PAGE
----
Is “Giant Steps” really the hardest jazz standard to play?

Image courtesy of Ethan Hein

For rock guitarists, it’s Van Halen’s “Eruption.” In classical music, it’s “Flight of the Bumblebee.” For bluegrass banjo pickers, “Foggy Mountain Breakdown.” Every genre of music has one work that, more than any other, serves as a rite of passage. You don’t have to spend years in the jazz community to know which tune fits that role.

Whether John Coltrane’s “Giant Steps” is the most difficult jazz standard of all time is a matter of opinion, but most would agree that more than any other contender, its name serves as shorthand for improvisation intimidation. Vox calles it “the most feared song in jazz.” The Jamey Aebersold series has a volume devoted entirely to helping students master the progression. Ever since pianist Tommy Flanagan struggled with the changes at the original recording session, jazz musicians have seen mastery of the “Coltrane Progression” as the genre’s holy grail. Like ultra-marathoners or actors who have worked for a notoriously demanding director, most jazz musicians have a “Giant Steps” war story or two. The tune has been a reference point for more than half a century. How many jazz standards become memes?

Since the 60th anniversary edition of Giant Steps with the all the  previously unreleased alternate takes drops today, I reckon Flanagan memes  are back on the table : jazzcirclejerk

What makes “Giant Steps” difficult? The two main things are that it is usually played very fast (Coltrane’s original recording was north of 300 beats per minute) and that the chord progression constantly jumps from one key center to another, making it an obstacle course for the improviser. Once the musician can navigate the chord changes, there is the challenge of making it their own. Since ‘Trane, multiple generations of musicians from Pat Metheny to New York Voices have performed and recorded it, so saying something new musically with it is not easy. 

All that being said, what are the advantages of learning “Giant Steps” more than 60 years after it was first recorded? 

Even those who never plan on performing “Giant Steps” can still glean benefits from learning it.  While every chord progression presents its own requirements, the process of acclimating to “Giant Steps” – finding an approach, practicing and perfecting it – and the musical vocabulary developed as a result can be applied almost anywhere: bluegrass, metal and more. Think of the Farmers Insurance commercial – “We know a thing or two because we’ve seen a thing or two.”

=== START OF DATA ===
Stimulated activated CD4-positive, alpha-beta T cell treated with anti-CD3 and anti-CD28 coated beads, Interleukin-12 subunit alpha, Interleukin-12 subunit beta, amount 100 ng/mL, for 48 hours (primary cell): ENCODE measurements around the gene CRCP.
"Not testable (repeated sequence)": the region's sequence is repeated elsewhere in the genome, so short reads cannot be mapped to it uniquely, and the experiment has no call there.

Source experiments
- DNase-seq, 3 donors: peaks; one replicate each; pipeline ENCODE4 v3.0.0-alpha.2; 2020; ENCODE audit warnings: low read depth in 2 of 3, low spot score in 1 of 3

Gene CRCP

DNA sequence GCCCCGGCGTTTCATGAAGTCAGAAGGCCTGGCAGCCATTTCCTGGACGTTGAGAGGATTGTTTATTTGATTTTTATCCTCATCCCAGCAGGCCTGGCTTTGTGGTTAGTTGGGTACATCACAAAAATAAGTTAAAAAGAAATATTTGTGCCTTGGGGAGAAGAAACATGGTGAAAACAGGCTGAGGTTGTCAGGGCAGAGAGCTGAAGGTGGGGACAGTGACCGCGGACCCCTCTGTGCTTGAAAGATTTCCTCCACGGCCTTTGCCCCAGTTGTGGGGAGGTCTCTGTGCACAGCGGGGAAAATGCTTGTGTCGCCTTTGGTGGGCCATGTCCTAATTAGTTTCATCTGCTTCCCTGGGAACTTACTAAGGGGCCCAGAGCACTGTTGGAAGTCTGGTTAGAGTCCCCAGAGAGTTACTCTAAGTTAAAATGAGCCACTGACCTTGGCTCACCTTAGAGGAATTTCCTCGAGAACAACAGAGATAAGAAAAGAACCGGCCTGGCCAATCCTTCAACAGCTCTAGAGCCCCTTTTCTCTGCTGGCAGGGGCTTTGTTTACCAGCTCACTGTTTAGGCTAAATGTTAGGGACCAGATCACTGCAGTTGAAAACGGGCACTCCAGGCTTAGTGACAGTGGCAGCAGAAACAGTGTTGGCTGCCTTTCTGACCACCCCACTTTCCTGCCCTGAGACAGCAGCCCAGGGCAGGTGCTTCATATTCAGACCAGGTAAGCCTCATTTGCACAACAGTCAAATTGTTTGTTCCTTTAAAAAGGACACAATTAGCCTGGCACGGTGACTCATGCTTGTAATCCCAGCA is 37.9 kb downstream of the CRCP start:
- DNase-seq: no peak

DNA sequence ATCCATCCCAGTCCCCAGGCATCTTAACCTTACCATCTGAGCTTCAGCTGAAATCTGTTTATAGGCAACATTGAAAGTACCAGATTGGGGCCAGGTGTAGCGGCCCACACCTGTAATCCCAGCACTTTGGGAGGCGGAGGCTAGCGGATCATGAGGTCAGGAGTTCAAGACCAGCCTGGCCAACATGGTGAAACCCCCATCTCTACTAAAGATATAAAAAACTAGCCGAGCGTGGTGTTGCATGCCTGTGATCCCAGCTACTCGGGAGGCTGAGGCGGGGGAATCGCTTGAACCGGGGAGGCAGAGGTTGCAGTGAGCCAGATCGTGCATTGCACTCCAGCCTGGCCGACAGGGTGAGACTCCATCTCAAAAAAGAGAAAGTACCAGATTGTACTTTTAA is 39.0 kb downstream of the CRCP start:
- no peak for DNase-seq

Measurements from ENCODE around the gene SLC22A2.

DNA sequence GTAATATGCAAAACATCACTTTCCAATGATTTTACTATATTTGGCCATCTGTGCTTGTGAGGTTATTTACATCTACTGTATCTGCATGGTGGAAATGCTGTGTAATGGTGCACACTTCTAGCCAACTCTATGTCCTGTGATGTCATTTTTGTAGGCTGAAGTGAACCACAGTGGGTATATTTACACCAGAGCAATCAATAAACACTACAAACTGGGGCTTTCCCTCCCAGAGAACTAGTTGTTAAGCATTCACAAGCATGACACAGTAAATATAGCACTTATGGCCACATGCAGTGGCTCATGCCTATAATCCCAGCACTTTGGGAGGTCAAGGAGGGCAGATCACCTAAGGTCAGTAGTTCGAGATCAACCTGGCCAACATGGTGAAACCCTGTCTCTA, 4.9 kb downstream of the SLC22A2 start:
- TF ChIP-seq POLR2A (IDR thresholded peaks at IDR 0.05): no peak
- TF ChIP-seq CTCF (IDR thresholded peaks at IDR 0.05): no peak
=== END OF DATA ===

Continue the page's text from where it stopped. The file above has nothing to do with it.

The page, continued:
Spending time with “Giant Steps” can also provide a lesson in musical history. Like most seemingly radical innovations, “Giant Steps” didn’t come out of nowhere. Wikipedia cites Rodgers and Hart’s “Have You Met Miss Jones” as an influence: “The song’s bridge, featuring key motion by thirds, may have served as an inspiration to John Coltrane in the development of the ‘Coltrane changes.'” Going back even farther, Coltrane was also influenced by Nicolas Slonimsky’s “Thesaurus of Scales and Melodic Patterns.” Musicians who worked with Coltrane during the “Giant Steps” era report that he carried the book around everywhere. 

Another advantage of playing “Giant Steps” is that after spending time with it, almost everything else will seem effortless by comparison, just as after training at high altitudes, an athlete will find competing at sea level to be easier. There’s an old joke about a guy hitting himself with a hammer. When asked why he is hitting himself with a hammer, he says, “It feels so good when I stop.”

Since “Giant Steps” several challenging jazz tunes have entered the literature and shown some staying power. Jaco Pastorius’s “Teen Town” is a benchmark for bassists, as is Mike Stern’s “Chromazone” for guitarists and Michael Brecker’s “Syzygy” for saxophonists. Still, it seems unlikely that another standard will capture the imagination of the jazz world quite as “Giant Steps” did. As the study of jazz continues to grow in years to come, so will “Giant Steps” and its infamous and inspiring legacy.

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